On the other hand, if an individual makes $300,000 per year and they have yearly debt payments of $100,000, then their debt-to-income ratio is 33%. While the debt amount in the second example is greater, the debt-to-income ratio is lower, which is favorable and less risky.
Minimal credit history
Your credit score is your financial reputation. Having minimal credit history can have a negative impact on your credit report as there aren’t many data points to use to determine your creditworthiness.
Establishing credit as early as possible is a smart move. Therefore, when you go to apply for a loan or a service that requires a credit pull, they have a longer credit history. The greater the time period, the better.
Having collections or bankruptcies
If you have items in collections or have filed for bankruptcy, your credit score will be negatively impacted. Although collections or bankruptcies may seem extreme, they are very common.
There are plenty of people who have a past due bill that is in collections. Sometimes, people simply forget about bills or services they are supposed to pay for, which causes the bill to be sent to collections. That’s why attaching auto pay to as many bills as you can is a wise idea.
What having a negative credit report means
Having negative items on your credit report will result in a lower credit score. A lower credit score could yield the following side effects.
You may be denied a loan
You might be denied a loan if you have a negative credit score. If a lender isn’t comfortable lending you money or if a landlord does not want to rent to you due to your credit history, they reserve the right to refuse to lend you money or a living space.
A negative credit score will not only impact your housing opportunities, but it can impact personal loans, car loans, student loans, loans you’re looking to obtain from a retail store and credit cards. The lower your score, the less reliable lenders will think you are.
You may need to make a higher down payment
One way to combat a negative credit score is to offer a larger down payment on whatever it is that you are looking to buy. Not only does the larger down payment ultimately reduce how much money you will need to borrow, but it also shows the lender you are committed to the property, making you may be less likely to default on the loan.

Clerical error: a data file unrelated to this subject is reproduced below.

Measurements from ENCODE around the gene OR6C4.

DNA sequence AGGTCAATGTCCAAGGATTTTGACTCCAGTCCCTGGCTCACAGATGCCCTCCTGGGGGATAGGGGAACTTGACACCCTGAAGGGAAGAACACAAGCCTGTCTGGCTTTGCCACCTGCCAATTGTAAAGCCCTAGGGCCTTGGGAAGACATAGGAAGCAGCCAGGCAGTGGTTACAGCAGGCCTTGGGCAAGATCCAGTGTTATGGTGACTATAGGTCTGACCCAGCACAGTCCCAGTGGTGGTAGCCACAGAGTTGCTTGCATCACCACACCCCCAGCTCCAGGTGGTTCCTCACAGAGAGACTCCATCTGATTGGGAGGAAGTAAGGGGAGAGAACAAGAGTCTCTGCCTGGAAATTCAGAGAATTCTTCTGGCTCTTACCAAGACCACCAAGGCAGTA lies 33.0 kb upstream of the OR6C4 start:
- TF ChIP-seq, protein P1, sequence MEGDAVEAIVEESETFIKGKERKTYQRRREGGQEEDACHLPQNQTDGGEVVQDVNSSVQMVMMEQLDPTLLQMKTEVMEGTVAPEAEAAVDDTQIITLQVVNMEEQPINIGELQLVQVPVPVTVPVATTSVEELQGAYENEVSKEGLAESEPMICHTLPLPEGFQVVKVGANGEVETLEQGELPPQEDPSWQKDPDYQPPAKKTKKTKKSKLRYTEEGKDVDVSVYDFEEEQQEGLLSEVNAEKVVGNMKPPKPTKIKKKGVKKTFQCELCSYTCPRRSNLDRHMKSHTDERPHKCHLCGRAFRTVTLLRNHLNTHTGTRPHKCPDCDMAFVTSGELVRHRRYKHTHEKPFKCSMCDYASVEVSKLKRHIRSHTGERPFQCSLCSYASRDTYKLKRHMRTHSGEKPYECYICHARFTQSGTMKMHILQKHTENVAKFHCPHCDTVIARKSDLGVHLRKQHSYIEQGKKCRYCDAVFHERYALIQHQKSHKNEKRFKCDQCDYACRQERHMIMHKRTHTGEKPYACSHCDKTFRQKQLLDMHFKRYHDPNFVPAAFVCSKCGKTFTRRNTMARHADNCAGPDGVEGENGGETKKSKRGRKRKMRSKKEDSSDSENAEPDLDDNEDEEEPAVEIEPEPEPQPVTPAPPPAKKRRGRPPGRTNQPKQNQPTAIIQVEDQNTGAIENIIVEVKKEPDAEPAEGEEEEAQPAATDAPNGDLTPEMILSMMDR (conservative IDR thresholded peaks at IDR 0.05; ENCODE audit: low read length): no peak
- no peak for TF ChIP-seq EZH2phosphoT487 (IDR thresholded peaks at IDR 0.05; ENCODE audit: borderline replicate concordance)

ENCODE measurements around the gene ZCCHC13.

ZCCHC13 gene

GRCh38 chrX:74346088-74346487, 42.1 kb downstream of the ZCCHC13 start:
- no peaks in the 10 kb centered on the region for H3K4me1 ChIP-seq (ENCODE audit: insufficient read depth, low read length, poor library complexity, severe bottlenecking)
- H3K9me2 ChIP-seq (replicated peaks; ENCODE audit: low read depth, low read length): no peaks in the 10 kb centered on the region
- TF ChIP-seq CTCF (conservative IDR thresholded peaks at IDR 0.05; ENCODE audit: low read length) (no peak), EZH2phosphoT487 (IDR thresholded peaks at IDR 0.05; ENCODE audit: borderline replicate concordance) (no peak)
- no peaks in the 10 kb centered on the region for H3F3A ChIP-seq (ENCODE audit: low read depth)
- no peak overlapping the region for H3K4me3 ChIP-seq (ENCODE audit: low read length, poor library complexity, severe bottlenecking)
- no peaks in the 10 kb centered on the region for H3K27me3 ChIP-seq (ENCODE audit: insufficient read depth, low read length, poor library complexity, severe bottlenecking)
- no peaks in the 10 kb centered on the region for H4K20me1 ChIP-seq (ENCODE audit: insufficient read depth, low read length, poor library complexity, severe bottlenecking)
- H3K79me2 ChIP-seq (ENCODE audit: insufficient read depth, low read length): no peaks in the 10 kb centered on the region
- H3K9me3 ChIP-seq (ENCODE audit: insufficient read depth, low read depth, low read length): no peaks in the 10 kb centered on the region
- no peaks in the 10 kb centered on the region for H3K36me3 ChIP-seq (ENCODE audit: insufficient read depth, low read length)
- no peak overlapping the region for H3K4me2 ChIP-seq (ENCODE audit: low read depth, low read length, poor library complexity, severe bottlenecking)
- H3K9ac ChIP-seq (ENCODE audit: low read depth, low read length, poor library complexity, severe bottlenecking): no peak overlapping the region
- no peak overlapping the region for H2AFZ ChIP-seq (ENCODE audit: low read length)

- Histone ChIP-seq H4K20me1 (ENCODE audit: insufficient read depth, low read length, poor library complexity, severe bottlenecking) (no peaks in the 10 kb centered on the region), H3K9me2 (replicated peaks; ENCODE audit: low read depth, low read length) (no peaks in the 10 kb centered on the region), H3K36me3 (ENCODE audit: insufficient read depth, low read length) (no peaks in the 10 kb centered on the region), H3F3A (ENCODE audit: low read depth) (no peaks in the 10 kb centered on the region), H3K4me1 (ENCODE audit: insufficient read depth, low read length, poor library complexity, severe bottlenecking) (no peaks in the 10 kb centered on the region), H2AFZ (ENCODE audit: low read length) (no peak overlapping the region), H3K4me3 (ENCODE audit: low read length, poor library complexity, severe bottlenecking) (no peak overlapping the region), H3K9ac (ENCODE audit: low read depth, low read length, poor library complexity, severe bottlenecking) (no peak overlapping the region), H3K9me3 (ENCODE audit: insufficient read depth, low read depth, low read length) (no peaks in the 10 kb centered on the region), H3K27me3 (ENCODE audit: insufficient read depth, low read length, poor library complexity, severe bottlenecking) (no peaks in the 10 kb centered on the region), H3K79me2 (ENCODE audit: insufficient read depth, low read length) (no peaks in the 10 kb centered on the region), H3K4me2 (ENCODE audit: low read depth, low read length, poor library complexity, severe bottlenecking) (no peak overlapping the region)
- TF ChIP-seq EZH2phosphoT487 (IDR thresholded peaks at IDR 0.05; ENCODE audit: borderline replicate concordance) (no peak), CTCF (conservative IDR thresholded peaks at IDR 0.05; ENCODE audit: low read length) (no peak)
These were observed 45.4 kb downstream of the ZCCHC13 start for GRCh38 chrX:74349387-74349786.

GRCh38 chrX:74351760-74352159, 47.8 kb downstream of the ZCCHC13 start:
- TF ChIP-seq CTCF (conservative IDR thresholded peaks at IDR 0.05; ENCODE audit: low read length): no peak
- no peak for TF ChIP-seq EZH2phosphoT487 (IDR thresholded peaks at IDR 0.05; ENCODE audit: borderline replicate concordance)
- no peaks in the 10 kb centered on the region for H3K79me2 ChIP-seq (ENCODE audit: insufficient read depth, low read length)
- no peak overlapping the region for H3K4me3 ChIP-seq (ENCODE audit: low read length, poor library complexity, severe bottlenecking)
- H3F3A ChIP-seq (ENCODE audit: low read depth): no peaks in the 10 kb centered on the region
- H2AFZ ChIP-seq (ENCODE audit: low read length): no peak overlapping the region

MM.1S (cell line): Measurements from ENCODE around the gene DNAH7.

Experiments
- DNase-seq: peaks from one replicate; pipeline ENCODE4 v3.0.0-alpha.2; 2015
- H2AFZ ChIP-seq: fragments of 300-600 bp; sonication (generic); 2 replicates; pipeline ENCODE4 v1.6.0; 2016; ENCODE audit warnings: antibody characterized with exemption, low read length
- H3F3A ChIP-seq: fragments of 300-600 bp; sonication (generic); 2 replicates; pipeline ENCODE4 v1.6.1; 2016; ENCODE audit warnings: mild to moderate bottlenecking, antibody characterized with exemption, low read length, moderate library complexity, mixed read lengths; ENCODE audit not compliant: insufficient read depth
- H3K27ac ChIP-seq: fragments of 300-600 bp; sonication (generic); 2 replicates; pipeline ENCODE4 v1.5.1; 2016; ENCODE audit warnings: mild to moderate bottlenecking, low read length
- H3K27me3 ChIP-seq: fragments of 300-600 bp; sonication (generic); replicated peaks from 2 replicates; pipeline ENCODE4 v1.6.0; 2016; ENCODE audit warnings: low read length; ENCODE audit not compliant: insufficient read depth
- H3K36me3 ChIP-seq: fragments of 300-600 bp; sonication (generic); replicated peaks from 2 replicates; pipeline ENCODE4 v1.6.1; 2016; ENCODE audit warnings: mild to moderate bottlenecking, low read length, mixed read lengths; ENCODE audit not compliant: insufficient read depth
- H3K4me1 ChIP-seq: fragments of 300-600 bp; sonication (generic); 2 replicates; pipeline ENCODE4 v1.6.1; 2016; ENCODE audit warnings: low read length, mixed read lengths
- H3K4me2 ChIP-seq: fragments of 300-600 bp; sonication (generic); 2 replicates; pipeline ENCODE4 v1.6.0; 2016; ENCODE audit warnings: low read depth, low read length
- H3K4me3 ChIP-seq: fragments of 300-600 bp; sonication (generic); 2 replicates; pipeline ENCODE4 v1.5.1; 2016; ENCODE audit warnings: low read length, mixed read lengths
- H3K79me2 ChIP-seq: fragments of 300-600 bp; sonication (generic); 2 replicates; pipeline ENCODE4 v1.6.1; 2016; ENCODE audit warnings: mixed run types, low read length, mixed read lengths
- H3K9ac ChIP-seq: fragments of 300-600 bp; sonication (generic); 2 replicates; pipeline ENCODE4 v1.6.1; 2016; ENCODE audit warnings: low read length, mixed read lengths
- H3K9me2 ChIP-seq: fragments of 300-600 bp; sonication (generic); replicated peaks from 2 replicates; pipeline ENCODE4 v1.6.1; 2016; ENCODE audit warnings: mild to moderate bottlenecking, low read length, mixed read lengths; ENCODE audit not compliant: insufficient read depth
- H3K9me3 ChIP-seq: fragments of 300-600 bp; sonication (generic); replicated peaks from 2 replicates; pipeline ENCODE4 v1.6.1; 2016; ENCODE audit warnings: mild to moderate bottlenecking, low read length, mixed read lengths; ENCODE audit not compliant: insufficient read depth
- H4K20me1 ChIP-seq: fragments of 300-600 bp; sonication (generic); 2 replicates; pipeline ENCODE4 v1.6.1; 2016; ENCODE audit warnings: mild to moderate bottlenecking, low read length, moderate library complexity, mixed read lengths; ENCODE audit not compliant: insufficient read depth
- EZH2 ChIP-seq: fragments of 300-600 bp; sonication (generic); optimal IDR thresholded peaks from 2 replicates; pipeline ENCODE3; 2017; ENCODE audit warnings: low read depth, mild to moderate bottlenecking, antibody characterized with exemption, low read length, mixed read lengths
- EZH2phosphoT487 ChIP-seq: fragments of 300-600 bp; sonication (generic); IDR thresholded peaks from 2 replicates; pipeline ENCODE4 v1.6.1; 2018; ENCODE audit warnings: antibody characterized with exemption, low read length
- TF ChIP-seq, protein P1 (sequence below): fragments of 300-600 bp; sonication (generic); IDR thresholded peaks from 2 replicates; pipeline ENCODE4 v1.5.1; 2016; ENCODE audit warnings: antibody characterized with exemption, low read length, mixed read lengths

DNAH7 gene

You may receive higher interest rates or fees
If a lender deems someone as being high risk, the lender will look for a way to yield a greater return. Consider the following examples.
Let’s say an individual is looking to borrow $30,000 so that they can purchase a car. The individual has a credit score of 500. This is a low credit score, so the bank deems this score, as well as this person, to be risky. The bank might still lend money to this individual, but the bank will likely charge a 10% interest rate for doing so.
Now let’s say an individual is looking to borrow $30,000 to purchase a car, but the individual has a credit score of 800. This credit score is fantastic. And the individual is viewed as being low risk, so the bank is comfortable charging a 5% interest rate on the borrowed funds instead.
How to check whether you have a negative credit history
The best way to manage your credit score is to do so actively. Make sure you always know what your credit score is. In addition to paying your bills on time and maintaining a healthy debt-to-income ratio, the smartest thing you can do is obtain a free credit report once per year by visiting annualcreditreport.com.
This credit report will show you all of the details that might be negatively impacting your credit score. If something seems off, you have the right to dispute it. If successful, disputing a claim can raise your credit score. Bad credit reports are sometimes a result of bad data or a mistake, so make sure you review your credit report at least once every year.